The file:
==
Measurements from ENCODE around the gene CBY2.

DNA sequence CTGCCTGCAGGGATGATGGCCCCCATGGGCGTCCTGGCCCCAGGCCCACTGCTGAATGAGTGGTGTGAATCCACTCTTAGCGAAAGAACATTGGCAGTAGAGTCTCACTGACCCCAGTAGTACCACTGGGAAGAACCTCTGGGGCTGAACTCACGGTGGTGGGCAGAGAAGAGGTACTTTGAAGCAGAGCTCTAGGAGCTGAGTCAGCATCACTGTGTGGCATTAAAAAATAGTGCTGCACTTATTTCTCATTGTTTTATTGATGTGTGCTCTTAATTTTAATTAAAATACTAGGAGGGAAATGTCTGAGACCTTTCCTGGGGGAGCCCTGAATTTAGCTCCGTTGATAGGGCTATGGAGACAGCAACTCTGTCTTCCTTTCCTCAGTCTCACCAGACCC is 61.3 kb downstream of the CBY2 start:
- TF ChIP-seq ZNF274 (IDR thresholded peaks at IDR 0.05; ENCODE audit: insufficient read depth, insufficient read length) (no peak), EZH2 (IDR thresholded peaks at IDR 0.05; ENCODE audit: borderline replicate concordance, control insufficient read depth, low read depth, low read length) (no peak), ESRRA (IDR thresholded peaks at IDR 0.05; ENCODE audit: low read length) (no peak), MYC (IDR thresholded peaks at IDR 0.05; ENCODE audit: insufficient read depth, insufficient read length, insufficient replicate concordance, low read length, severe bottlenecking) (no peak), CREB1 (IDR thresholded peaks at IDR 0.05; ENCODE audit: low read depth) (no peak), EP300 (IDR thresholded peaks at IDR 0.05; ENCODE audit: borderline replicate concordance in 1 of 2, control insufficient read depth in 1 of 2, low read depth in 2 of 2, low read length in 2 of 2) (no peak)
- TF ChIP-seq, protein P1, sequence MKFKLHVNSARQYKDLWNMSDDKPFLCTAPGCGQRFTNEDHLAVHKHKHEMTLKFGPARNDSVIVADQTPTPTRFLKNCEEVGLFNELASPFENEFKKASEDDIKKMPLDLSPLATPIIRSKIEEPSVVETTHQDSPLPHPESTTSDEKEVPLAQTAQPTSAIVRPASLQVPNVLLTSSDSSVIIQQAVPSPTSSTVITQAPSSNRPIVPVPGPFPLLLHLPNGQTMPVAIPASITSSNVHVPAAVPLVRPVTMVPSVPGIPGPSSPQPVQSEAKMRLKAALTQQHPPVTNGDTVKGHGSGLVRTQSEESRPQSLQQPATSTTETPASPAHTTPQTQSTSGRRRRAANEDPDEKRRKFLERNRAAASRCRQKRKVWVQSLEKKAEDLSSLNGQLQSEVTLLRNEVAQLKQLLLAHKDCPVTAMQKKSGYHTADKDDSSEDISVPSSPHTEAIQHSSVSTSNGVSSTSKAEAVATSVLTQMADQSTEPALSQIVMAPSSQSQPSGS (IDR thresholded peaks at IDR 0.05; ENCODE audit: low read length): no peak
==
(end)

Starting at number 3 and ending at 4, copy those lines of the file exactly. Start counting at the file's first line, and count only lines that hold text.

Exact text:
- TF ChIP-seq ZNF274 (IDR thresholded peaks at IDR 0.05; ENCODE audit: insufficient read depth, insufficient read length) (no peak), EZH2 (IDR thresholded peaks at IDR 0.05; ENCODE audit: borderline replicate concordance, control insufficient read depth, low read depth, low read length) (no peak), ESRRA (IDR thresholded peaks at IDR 0.05; ENCODE audit: low read length) (no peak), MYC (IDR thresholded peaks at IDR 0.05; ENCODE audit: insufficient read depth, insufficient read length, insufficient replicate concordance, low read length, severe bottlenecking) (no peak), CREB1 (IDR thresholded peaks at IDR 0.05; ENCODE audit: low read depth) (no peak), EP300 (IDR thresholded peaks at IDR 0.05; ENCODE audit: borderline replicate concordance in 1 of 2, control insufficient read depth in 1 of 2, low read depth in 2 of 2, low read length in 2 of 2) (no peak)
- TF ChIP-seq, protein P1, sequence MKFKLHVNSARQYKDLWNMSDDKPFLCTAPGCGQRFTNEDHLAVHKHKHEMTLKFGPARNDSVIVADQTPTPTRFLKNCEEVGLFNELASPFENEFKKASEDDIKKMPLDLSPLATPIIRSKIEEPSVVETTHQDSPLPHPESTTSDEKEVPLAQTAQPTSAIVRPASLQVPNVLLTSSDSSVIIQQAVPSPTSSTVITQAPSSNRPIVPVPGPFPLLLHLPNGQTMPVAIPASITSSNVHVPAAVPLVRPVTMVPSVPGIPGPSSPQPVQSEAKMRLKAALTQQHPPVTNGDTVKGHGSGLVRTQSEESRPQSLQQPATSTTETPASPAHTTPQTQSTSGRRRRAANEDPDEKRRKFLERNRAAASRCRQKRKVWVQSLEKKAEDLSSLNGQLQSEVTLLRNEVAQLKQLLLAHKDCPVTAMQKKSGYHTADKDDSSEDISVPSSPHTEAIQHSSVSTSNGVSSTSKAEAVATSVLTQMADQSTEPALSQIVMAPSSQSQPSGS (IDR thresholded peaks at IDR 0.05; ENCODE audit: low read length): no peak